What is IFRS 17?
IFRS 17 was created to replace IFRS 4 Insurance Contracts, which lacked the rules for comparing contracts between companies.
Through a single accounting model for all insurance contracts, IFRS 17 aspires to create consistency, transparency and improved confidence in insurance contract reporting. The standard aims to expose the obligations, risk, and profitability of insurance contracts.
IFRS 17 seeks to provide more comparability between:
- companies across borders
- insurance contracts
IFRS 17 will benefit stakeholders by creating a more apples-to-apples comparison of global contracts. Since filers must disclose more useful and actionable information, the new standard will inevitably contribute to higher long-term financial stability.
What is necessary to be compliant with IFRS 17?
To comply with IFRS 17, affected organizations will have to:
- Redefine corporate data management structures. Organizations will need a firm grip on their corporate data management. They should have access to and control of data governance, lineage and transparency across the entire reporting chain. To comply easily, organizations will need access to report on a wide range of historical, real-time, and predictive data.
- Overhaul reporting and operating models. The approach to reporting that IFRS 17 requires (The Building Blocks approach and the Premium Allocation Approach) will necessitate changes to your financial management processes and your operating model.
- Navigate the gaps between IFRS 4 and IFRS 17. IFRS 17 requires more in-depth and more detailed data and reporting than IFRS 4. Complying organizations will need to do a gap analysis to ensure their processes, systems, and data requirements are tuned to the new regulations.
- Manage operational risk and costs. There is a cost to changing your existing processes and adopting new methods. To comply with IFRS 17, organizations will incur a human resources cost, time cost, and financial cost.
- Rewire existing reporting processes. IFRS 17 will impact the architecture of reporting processes including operational systems, actuarial models, general ledgers, consolidation and performance management systems. Each organization will need to audit their financial processes and software to ensure the tools they’re using meet their new needs.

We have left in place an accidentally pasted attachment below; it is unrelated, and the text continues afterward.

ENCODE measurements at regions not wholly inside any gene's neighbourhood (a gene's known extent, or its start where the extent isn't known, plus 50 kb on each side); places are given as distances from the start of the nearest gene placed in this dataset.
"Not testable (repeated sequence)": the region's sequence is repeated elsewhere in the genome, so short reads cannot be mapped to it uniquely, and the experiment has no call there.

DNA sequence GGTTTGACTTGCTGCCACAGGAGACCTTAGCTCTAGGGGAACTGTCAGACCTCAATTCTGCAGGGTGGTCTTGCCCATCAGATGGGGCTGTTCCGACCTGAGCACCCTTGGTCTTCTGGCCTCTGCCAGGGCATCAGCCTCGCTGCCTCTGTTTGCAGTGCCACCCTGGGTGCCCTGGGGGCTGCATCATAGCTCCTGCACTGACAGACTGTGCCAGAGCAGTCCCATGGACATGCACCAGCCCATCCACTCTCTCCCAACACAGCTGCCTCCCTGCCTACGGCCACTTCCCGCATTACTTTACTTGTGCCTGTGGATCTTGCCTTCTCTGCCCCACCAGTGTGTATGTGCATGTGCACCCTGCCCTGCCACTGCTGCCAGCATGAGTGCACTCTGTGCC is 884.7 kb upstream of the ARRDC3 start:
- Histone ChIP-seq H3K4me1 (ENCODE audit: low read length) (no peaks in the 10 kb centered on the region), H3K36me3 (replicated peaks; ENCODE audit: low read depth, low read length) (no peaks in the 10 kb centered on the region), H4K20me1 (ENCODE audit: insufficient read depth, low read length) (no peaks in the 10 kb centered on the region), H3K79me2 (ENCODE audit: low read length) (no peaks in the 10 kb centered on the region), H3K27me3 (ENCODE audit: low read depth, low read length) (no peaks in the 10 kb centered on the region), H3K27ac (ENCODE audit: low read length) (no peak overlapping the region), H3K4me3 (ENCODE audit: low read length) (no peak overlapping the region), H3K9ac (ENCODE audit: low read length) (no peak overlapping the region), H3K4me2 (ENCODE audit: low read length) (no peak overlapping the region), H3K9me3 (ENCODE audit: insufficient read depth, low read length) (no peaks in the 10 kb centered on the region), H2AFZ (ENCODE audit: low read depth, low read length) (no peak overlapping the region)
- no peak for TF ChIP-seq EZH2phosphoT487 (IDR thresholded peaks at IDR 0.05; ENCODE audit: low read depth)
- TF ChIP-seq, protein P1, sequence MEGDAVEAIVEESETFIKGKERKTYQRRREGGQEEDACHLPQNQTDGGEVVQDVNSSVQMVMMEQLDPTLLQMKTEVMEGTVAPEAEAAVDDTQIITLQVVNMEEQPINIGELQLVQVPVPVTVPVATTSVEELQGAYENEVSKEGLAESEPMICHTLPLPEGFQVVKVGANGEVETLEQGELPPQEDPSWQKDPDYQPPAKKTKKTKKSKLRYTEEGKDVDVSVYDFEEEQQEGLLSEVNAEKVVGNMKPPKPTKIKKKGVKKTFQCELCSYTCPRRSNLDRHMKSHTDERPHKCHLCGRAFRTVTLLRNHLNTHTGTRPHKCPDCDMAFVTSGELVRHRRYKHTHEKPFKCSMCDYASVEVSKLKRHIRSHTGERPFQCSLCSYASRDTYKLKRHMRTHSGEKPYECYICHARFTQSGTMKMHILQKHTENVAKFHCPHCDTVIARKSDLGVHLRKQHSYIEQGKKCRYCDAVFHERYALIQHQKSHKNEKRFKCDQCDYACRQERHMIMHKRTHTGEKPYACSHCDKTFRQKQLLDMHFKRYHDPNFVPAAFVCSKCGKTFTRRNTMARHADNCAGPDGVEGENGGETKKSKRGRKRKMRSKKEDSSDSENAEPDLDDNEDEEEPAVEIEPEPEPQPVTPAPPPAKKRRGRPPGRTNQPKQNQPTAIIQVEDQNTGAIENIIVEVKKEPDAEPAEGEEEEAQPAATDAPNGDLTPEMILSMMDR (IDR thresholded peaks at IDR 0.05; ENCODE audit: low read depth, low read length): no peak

- Perform new measurements. IFRS 17 requires new measurements for internal revenue, profit metrics, and external reports.
- Conduct advanced planning and forecasting. Organizations will need to implement advanced forecasting technology that can perform simulations to provide reliable financial forecasts using granular information.
- Determine the impact on assets and liabilities. IFRS 17 will require organizations to up the ante on their asset and liability management programs.
- Implement new systems. To handle IFRS 17’s impacts, organizations will have to implement new systems that are fit to manage their needs today and in the future.
When will IFRS 17 be effective?
On January 1, 2022, IFRS 17 Insurance Contracts will come into effect for all insurers who are subject to IFRS standards.
Who is impacted by IFRS 17?
If your company issues insurance contracts and you’re subject to IFRS regulations, then IFRS 17 applies to you. For the most part, IFRS 17 affects companies in the insurance industry. If you had to comply with IFRS 4, then you will have to comply with IFRS 17.
How to implement IFRS 17?
All impacted filers will have to:
- Understand the ins and outs of the IFRS 17 requirements.
- Perform a gap analysis on IFRS 4 vs. IFRS 17 process needs including corporate data governance, architecture, corporate performance management system, reporting processes.
- Ensure data governance, lineage, and transparency across the entire reporting chain.
- Have access to a wide variety of historical, real-time, and predictive data including policy and premium data, data used to produce the risk adjustments, data used to generate cash flow projections.
- Revisit their current performance and financial management systems and data strategy. New software may be required.
- Implement end-end-end data and architecture flow, data processes and policies.
- Make changes to the general ledger using the building blocks approach.
- Change the way they disclose short-term contracts using the premium allocation approach.
- Make changes to systems and data requirements that allow organizations to collect more granular data.
- Make changes to profit recognition patterns.
- Increased disclosures for greater transparency.